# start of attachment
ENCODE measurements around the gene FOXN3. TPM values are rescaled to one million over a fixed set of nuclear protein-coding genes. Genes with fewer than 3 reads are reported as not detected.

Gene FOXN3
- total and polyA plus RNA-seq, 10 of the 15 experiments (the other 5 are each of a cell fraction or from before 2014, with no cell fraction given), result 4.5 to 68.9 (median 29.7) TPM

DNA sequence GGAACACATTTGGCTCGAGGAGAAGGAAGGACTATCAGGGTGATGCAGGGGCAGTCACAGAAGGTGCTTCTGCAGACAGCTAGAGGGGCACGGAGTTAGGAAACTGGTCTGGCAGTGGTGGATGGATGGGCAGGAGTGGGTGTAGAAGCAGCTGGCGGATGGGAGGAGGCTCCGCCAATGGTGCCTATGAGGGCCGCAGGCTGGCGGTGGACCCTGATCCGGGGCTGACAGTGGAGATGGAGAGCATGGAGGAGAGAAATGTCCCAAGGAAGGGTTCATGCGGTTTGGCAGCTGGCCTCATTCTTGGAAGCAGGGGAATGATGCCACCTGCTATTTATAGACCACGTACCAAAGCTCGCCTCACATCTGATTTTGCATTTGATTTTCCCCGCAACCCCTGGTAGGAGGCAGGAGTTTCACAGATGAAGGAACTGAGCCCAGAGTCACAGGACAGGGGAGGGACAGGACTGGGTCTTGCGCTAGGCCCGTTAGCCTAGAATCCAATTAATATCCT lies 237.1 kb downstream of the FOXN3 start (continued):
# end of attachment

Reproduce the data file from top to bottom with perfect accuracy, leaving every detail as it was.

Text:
ENCODE measurements around the gene FOXN3. TPM values are rescaled to one million over a fixed set of nuclear protein-coding genes. Genes with fewer than 3 reads are reported as not detected.

Gene FOXN3
- total and polyA plus RNA-seq, 10 of the 15 experiments (the other 5 are each of a cell fraction or from before 2014, with no cell fraction given), result 4.5 to 68.9 (median 29.7) TPM

DNA sequence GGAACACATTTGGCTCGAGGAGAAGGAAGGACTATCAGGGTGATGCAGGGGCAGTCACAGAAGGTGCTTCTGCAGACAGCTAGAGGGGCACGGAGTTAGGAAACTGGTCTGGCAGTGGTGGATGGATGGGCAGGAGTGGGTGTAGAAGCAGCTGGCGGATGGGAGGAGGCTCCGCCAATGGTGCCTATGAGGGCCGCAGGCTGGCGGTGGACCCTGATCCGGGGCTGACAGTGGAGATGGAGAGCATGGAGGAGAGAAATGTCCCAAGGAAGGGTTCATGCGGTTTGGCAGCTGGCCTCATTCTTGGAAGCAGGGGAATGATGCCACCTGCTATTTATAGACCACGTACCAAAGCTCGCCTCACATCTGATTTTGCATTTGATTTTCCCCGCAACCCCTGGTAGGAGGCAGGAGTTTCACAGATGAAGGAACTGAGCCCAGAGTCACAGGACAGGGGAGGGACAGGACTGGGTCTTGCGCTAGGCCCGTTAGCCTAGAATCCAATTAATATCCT lies 237.1 kb downstream of the FOXN3 start (continued):